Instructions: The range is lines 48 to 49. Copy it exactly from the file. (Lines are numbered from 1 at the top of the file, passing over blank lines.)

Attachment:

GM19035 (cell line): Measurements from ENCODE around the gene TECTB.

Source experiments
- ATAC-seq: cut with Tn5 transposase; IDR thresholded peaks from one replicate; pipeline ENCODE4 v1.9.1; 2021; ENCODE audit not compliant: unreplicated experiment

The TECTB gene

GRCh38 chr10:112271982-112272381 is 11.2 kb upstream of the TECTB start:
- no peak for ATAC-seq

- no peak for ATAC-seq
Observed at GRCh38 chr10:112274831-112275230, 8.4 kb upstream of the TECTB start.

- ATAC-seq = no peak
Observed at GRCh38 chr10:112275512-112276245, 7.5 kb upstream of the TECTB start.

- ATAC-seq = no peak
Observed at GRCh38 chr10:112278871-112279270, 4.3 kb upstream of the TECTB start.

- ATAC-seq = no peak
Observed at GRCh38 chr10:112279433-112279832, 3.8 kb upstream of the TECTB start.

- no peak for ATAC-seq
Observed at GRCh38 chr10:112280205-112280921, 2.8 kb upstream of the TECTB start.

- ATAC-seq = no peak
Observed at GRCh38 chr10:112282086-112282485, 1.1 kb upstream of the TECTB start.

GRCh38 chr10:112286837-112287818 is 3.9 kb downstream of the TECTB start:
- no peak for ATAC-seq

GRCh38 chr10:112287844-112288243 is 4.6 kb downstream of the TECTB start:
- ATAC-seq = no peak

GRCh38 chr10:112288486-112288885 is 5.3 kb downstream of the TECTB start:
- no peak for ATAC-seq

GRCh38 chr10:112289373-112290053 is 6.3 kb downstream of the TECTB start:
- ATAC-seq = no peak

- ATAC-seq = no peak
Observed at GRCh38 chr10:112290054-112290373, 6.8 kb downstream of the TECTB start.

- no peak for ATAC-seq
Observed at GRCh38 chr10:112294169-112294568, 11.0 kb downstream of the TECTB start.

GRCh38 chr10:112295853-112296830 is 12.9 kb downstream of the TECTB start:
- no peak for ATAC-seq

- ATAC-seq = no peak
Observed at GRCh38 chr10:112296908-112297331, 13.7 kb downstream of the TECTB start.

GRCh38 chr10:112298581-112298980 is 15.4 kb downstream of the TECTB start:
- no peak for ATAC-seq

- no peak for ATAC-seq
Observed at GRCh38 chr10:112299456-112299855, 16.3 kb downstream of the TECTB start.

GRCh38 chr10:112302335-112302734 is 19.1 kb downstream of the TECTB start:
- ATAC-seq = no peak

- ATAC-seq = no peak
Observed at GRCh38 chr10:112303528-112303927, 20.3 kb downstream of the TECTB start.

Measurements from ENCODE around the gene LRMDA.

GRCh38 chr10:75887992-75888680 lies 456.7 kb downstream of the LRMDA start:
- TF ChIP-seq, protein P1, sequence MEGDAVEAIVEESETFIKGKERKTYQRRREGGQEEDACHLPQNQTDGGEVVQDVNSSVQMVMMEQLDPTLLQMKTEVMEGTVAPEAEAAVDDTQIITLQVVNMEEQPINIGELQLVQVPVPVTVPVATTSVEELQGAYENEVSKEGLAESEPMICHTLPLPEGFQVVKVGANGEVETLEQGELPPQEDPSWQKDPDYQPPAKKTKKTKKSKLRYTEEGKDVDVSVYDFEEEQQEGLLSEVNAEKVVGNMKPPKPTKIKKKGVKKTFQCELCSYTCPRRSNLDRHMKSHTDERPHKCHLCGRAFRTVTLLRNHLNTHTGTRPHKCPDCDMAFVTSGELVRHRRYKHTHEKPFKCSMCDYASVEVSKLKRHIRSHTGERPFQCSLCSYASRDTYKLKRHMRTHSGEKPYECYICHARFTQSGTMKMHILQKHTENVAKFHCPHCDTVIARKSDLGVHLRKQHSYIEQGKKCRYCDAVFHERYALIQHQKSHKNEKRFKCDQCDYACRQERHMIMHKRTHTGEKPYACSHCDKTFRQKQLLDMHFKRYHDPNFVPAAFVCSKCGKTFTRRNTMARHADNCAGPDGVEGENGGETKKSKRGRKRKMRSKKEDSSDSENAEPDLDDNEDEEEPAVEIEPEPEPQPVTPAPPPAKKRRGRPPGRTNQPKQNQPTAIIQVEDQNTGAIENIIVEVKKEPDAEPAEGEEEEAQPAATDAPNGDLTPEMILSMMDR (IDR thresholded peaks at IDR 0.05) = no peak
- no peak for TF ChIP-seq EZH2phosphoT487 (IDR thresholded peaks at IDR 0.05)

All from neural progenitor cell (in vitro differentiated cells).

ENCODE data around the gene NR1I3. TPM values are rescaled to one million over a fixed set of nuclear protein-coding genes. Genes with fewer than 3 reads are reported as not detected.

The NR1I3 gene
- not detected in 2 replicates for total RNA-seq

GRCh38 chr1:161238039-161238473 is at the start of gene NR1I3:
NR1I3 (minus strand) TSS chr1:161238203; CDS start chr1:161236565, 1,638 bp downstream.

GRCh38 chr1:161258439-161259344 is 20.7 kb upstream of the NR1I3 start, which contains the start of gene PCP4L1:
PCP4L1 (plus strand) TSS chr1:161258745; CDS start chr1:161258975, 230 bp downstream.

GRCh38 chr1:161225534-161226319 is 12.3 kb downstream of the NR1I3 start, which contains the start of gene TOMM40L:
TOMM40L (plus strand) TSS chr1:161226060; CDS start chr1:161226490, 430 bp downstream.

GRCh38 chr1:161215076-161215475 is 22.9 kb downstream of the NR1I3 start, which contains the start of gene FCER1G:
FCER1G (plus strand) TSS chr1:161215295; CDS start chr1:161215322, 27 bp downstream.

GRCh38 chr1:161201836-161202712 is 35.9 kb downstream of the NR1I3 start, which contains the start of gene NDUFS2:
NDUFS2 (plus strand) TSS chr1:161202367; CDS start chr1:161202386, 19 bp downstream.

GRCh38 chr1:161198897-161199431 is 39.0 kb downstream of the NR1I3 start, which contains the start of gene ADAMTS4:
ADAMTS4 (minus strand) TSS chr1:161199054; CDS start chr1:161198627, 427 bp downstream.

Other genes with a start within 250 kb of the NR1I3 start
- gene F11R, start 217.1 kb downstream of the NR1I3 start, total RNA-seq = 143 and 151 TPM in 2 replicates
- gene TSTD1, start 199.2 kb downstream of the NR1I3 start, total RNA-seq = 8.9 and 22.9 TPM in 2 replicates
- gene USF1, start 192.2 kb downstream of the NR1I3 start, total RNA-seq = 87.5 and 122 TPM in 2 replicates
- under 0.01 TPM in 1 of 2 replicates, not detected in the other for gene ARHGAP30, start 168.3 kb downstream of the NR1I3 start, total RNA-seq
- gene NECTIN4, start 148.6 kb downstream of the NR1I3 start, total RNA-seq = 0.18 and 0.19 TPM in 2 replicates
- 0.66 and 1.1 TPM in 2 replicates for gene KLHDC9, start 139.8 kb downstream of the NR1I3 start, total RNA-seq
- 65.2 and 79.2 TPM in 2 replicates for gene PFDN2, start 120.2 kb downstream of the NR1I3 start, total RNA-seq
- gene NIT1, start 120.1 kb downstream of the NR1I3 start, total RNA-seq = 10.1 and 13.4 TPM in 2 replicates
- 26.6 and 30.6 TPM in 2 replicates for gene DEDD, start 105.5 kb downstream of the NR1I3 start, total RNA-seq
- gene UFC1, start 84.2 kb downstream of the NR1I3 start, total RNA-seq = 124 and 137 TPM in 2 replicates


ENCODE data around the gene NR1I3. TPM values are rescaled to one million over a fixed set of nuclear protein-coding genes. Genes with fewer than 3 reads are reported as not detected.

The NR1I3 gene